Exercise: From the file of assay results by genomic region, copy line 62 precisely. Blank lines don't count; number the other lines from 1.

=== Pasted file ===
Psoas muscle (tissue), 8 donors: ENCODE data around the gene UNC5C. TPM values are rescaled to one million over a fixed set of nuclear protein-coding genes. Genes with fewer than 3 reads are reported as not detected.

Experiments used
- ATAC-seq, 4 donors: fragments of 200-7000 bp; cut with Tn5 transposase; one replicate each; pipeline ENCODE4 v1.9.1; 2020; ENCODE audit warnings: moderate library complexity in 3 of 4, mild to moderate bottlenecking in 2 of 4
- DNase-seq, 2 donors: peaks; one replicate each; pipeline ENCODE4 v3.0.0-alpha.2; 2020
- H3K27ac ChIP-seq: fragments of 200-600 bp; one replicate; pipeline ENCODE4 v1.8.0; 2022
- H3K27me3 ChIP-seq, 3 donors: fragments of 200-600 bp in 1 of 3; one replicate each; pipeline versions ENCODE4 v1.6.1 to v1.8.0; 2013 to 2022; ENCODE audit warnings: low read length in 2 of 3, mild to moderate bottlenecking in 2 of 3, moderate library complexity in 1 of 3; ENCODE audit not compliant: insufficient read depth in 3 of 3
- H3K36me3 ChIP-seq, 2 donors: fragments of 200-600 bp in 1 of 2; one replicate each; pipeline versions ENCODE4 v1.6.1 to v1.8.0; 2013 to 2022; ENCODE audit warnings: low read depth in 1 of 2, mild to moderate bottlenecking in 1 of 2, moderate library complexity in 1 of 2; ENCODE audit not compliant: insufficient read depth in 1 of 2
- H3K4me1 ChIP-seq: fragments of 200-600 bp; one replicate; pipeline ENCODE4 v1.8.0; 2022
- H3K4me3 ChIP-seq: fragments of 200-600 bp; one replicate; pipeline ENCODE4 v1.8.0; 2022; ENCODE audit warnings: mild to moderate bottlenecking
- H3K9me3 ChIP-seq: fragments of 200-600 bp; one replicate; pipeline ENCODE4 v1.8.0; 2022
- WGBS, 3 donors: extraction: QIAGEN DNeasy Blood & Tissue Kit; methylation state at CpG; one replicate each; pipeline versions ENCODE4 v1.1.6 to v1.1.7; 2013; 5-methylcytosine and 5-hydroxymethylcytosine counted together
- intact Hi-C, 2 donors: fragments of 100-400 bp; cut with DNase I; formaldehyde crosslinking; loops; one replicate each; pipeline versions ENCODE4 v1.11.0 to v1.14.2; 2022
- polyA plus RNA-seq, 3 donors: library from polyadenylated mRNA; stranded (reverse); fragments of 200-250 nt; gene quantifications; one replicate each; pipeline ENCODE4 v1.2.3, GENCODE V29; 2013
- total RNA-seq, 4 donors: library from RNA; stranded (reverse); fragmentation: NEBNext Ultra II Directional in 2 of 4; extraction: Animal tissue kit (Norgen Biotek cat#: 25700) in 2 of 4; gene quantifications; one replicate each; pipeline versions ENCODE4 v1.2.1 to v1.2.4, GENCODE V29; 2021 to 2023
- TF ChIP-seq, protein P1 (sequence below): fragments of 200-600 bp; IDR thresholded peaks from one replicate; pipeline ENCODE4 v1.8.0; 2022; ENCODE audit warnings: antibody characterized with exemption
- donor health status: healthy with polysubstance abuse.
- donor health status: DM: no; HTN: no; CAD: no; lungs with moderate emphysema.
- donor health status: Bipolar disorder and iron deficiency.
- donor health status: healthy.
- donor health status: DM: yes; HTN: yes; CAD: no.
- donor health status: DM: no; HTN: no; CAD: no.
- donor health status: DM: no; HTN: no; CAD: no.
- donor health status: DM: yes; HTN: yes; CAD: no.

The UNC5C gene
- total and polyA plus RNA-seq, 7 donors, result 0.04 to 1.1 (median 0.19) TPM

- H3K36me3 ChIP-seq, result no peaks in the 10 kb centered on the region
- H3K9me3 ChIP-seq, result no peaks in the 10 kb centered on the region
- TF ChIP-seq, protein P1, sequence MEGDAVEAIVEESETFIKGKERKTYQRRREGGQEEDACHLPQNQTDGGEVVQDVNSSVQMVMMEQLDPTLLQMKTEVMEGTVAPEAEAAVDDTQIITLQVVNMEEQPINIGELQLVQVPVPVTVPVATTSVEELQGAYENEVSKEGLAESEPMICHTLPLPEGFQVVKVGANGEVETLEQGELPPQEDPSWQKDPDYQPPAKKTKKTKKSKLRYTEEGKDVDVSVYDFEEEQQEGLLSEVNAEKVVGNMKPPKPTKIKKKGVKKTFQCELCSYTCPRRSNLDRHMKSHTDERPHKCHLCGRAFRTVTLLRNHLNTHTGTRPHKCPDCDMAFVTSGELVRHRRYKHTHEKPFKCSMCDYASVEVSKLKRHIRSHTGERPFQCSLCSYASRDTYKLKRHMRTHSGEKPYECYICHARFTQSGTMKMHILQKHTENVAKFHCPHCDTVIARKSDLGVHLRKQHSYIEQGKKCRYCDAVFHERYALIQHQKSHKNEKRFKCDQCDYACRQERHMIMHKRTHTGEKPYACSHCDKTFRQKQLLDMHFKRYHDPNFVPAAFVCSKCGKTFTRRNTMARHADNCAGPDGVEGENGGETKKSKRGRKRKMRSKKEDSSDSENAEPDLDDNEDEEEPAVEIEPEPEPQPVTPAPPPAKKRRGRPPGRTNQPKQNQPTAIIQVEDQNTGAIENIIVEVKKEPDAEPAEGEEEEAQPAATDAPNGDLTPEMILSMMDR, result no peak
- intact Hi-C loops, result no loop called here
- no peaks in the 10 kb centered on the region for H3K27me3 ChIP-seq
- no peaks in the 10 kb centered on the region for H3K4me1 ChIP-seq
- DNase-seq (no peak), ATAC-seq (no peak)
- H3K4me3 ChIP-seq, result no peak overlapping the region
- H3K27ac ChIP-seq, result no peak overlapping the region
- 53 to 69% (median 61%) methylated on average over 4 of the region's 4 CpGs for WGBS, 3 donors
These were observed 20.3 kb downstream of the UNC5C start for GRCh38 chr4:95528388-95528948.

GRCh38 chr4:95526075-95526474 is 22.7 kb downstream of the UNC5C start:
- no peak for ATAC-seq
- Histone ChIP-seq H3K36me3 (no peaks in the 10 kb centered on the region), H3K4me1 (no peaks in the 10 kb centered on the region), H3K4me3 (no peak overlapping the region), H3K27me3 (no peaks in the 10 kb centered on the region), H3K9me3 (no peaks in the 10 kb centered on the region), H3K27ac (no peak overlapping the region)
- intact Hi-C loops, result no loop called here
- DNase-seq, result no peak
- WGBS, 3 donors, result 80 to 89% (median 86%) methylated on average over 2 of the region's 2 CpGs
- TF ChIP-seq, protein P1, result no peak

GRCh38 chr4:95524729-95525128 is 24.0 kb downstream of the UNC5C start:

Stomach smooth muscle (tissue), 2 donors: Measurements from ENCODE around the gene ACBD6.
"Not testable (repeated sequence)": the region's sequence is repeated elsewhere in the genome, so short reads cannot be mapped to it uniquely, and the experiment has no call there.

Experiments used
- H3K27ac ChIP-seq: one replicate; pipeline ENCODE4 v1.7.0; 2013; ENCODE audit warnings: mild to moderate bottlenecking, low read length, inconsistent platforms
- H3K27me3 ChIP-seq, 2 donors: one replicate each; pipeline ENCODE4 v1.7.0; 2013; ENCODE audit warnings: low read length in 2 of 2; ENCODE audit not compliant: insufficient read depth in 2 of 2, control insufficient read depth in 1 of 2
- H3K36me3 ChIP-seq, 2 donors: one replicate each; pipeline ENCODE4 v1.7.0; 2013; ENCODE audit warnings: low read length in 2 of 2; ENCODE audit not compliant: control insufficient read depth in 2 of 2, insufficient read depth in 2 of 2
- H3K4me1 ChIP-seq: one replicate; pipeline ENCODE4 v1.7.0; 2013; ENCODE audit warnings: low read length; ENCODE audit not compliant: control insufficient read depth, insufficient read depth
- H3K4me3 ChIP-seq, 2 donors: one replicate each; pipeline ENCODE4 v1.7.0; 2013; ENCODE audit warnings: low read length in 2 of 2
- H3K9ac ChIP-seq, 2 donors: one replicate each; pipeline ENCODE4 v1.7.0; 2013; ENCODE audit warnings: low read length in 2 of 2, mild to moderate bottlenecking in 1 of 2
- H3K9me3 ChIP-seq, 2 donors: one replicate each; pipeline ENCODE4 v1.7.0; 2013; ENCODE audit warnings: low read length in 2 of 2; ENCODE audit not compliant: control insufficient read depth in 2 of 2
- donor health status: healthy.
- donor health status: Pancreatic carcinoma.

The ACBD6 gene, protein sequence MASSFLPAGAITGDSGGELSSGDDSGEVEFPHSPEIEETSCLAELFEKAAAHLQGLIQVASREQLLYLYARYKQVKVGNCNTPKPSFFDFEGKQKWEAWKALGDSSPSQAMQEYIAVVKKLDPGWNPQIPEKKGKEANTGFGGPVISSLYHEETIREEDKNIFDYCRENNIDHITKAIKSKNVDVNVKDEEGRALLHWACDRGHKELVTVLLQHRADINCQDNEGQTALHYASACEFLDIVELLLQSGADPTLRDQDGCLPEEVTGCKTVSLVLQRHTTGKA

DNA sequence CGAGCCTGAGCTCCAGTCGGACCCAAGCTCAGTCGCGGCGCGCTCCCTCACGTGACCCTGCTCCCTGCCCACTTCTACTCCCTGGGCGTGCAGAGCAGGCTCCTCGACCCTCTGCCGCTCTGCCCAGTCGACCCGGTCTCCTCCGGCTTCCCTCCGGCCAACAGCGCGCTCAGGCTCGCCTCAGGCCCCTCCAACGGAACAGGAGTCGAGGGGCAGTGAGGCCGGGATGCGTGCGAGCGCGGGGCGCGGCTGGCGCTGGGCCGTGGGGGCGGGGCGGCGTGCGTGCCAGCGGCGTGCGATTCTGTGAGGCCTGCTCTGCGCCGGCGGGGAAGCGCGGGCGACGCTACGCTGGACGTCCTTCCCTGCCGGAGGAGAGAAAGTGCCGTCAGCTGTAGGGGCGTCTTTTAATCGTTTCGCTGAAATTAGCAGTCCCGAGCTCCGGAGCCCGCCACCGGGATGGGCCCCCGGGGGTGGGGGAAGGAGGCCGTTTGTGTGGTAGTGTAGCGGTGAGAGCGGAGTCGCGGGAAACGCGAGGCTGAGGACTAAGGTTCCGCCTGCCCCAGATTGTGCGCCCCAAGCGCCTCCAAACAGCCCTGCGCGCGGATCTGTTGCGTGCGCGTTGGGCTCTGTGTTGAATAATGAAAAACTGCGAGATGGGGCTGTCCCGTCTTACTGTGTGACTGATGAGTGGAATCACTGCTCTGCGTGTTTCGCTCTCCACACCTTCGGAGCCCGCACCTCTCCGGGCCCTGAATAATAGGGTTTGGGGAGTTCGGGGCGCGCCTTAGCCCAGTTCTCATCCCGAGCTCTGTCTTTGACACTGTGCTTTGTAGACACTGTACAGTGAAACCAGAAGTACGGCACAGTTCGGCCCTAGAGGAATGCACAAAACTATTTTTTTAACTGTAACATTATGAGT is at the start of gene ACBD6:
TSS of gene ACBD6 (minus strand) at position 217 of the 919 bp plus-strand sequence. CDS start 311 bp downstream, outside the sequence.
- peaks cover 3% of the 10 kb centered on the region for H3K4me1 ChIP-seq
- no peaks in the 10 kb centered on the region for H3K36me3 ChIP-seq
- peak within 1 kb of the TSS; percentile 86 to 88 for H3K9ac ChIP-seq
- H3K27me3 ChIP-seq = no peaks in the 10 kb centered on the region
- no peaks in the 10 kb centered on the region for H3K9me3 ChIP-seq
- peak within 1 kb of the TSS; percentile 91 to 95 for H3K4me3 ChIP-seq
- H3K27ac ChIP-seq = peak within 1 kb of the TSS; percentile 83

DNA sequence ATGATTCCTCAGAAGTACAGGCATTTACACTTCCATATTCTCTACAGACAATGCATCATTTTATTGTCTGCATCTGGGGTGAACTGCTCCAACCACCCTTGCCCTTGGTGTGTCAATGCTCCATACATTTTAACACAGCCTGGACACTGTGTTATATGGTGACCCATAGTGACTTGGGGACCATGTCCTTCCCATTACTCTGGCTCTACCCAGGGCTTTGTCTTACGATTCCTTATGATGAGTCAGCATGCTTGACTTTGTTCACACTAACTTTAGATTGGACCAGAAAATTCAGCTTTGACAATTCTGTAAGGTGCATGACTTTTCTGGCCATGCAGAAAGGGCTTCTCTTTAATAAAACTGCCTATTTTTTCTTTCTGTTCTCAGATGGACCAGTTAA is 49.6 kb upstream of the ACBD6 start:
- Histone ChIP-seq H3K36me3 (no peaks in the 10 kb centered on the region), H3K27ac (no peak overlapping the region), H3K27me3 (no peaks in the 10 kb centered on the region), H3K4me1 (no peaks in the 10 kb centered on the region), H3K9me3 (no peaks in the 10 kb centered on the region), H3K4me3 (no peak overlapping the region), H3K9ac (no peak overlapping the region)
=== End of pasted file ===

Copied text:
- peak within 1 kb of the TSS; percentile 86 to 88 for H3K9ac ChIP-seq